within the paper and its Supporting Information
Funding: The authors received no specific funding for this work.
Competing interests: The authors have declared that no competing interests exist.
Sepsis is defined as life-threatening organ dysfunction caused by a dysregulated host response
to infection [
]. It's still a clinically challenging syndrome with a mortality range of 10% to
52% [2±4]. To promptly recognize and manage higher risk patients, several risk stratification
models have been adopted such as Sequential Organ Failure Assessment (SOFA) [
Physiology And Chronic Health Evaluation (APACHE) [
]or Mortality in Emergency
Department Sepsis (MEDS) [
] scores. For still more robust prognostication, multiple biomarkers
have been suggested including presepsin.
Presepsin, also known as soluble CD14 subtype, is a 13-kDa glycoprotein cleavage
N-terminal fragment of CD14, released into circulation after activation of a pro-inflammatory signal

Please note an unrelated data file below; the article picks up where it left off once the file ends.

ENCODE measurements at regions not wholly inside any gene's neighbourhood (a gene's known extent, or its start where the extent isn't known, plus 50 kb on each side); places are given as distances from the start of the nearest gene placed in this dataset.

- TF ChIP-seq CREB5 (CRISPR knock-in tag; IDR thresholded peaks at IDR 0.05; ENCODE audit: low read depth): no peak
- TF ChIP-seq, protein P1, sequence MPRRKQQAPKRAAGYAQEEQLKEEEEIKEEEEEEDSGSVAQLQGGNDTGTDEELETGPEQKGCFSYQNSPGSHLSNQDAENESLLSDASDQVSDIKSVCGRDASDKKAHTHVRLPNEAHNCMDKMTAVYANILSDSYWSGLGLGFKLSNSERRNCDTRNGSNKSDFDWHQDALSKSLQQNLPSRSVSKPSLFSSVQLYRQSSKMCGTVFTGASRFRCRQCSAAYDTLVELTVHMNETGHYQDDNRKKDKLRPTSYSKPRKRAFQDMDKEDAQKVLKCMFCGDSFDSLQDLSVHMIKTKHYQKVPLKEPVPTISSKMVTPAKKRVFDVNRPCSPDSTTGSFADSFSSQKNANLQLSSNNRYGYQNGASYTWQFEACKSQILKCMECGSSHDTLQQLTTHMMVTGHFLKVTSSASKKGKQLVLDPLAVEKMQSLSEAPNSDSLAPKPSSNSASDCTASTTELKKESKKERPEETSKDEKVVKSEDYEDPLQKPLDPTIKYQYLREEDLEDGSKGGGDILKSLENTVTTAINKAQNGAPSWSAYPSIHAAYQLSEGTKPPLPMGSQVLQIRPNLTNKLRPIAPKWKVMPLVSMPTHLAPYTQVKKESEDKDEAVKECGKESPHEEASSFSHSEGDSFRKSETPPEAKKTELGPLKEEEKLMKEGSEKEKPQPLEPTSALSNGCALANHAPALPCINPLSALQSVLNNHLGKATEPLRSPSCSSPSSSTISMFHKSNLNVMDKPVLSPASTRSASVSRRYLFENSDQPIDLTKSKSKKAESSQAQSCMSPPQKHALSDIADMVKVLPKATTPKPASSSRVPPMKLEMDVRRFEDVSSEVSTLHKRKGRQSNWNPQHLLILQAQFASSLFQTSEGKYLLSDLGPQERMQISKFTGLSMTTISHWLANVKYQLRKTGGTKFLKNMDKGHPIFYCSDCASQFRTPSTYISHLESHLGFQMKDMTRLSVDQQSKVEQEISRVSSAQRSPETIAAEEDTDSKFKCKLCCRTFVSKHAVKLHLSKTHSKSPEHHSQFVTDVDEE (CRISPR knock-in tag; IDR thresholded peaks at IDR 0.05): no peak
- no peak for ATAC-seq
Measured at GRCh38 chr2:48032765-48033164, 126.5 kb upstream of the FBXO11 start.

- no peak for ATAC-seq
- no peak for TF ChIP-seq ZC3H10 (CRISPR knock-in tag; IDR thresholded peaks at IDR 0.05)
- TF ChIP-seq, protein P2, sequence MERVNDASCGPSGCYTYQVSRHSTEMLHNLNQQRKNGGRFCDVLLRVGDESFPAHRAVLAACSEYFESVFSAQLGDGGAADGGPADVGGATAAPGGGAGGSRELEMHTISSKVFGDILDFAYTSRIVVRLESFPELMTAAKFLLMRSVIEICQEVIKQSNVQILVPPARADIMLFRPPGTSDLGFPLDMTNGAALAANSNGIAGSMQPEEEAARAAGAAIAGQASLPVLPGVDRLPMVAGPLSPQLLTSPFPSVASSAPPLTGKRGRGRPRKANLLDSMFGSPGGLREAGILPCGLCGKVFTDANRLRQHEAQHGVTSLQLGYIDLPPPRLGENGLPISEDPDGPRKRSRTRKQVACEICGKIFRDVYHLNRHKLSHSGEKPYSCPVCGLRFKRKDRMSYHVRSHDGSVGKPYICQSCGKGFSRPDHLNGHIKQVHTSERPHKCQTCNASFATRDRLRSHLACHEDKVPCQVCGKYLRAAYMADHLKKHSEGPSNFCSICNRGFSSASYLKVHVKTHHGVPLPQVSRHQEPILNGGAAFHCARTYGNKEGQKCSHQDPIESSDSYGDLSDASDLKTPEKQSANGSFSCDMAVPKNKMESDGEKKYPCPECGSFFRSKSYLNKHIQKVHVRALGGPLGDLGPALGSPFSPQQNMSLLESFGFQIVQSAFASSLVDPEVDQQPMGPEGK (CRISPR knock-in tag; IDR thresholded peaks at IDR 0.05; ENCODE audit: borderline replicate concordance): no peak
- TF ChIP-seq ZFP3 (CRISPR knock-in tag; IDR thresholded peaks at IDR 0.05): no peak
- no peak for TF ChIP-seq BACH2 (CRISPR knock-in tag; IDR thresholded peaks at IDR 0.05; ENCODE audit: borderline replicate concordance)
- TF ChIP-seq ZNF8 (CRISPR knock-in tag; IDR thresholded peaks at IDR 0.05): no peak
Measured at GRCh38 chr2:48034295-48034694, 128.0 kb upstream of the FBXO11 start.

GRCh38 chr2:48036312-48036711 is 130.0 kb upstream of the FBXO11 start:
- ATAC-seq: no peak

cascade on contact with infectious agents . Presepsin can be detected by biochemical
methods and has been considered an emergent biomarker of infection. In 2002, presepsin was first
discovered as a blood biomarker in patients with sepsis in Japan [
]. In 2015, its diagnostic
accuracy in sepsis was confirmed by meta-analysis [10±12], but the prognostic accuracy of
presepsin in sepsis was only reported in individual clinical studies, some showing significantly
lower early presepsin levels in survivors compared with non-survivors [13±21], others not [
Therefore, we conducted a comprehensive systematic review and meta-analysis to evaluate
the mortality prediction value of presepsin in adult patients with sepsis.
We performed a comprehensive electronic search of PubMed, EMBASE, and the Cochrane
Library without language limitations through September 2017. The search terms used were:
(`presepsin' or `sCD14-ST' or `soluble CD14 subtype') and (`sepsis' or `septic shock') and
(`prognosis' or `prognostic value' or `prognostic biomarker' or `mortality'). References from
relevant articles were also reviewed.
A study was eligible for this meta-analysis if it was a clinical study conducted in patients